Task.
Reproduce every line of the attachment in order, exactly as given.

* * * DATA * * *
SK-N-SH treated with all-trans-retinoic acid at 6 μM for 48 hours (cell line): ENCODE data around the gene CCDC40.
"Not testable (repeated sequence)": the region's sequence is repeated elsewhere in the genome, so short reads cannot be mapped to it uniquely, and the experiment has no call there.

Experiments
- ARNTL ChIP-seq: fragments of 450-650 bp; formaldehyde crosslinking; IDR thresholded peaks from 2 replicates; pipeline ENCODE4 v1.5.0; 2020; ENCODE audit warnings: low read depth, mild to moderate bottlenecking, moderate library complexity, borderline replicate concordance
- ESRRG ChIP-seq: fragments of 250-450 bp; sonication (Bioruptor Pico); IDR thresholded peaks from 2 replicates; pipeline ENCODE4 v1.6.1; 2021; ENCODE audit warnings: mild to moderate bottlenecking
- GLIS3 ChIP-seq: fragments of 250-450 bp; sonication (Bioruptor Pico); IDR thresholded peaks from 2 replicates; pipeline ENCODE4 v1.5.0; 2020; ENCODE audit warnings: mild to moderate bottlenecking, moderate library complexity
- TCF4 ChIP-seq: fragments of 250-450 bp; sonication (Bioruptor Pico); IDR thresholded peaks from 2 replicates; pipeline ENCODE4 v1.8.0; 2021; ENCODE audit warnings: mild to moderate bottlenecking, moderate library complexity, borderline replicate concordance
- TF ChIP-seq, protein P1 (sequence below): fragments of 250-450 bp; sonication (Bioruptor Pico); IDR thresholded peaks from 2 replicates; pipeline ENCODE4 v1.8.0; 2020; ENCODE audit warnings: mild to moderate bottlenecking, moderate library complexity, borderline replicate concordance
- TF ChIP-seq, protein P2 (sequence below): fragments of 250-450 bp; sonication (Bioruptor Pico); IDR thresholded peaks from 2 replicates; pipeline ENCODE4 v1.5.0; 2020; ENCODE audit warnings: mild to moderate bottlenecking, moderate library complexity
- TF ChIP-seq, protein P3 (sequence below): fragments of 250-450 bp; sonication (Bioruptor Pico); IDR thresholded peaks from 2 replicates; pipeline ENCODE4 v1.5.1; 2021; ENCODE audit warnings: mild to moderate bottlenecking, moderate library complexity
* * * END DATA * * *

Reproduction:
SK-N-SH treated with all-trans-retinoic acid at 6 μM for 48 hours (cell line): ENCODE data around the gene CCDC40.
"Not testable (repeated sequence)": the region's sequence is repeated elsewhere in the genome, so short reads cannot be mapped to it uniquely, and the experiment has no call there.

Experiments
- ARNTL ChIP-seq: fragments of 450-650 bp; formaldehyde crosslinking; IDR thresholded peaks from 2 replicates; pipeline ENCODE4 v1.5.0; 2020; ENCODE audit warnings: low read depth, mild to moderate bottlenecking, moderate library complexity, borderline replicate concordance
- ESRRG ChIP-seq: fragments of 250-450 bp; sonication (Bioruptor Pico); IDR thresholded peaks from 2 replicates; pipeline ENCODE4 v1.6.1; 2021; ENCODE audit warnings: mild to moderate bottlenecking
- GLIS3 ChIP-seq: fragments of 250-450 bp; sonication (Bioruptor Pico); IDR thresholded peaks from 2 replicates; pipeline ENCODE4 v1.5.0; 2020; ENCODE audit warnings: mild to moderate bottlenecking, moderate library complexity
- TCF4 ChIP-seq: fragments of 250-450 bp; sonication (Bioruptor Pico); IDR thresholded peaks from 2 replicates; pipeline ENCODE4 v1.8.0; 2021; ENCODE audit warnings: mild to moderate bottlenecking, moderate library complexity, borderline replicate concordance
- TF ChIP-seq, protein P1 (sequence below): fragments of 250-450 bp; sonication (Bioruptor Pico); IDR thresholded peaks from 2 replicates; pipeline ENCODE4 v1.8.0; 2020; ENCODE audit warnings: mild to moderate bottlenecking, moderate library complexity, borderline replicate concordance
- TF ChIP-seq, protein P2 (sequence below): fragments of 250-450 bp; sonication (Bioruptor Pico); IDR thresholded peaks from 2 replicates; pipeline ENCODE4 v1.5.0; 2020; ENCODE audit warnings: mild to moderate bottlenecking, moderate library complexity
- TF ChIP-seq, protein P3 (sequence below): fragments of 250-450 bp; sonication (Bioruptor Pico); IDR thresholded peaks from 2 replicates; pipeline ENCODE4 v1.5.1; 2021; ENCODE audit warnings: mild to moderate bottlenecking, moderate library complexity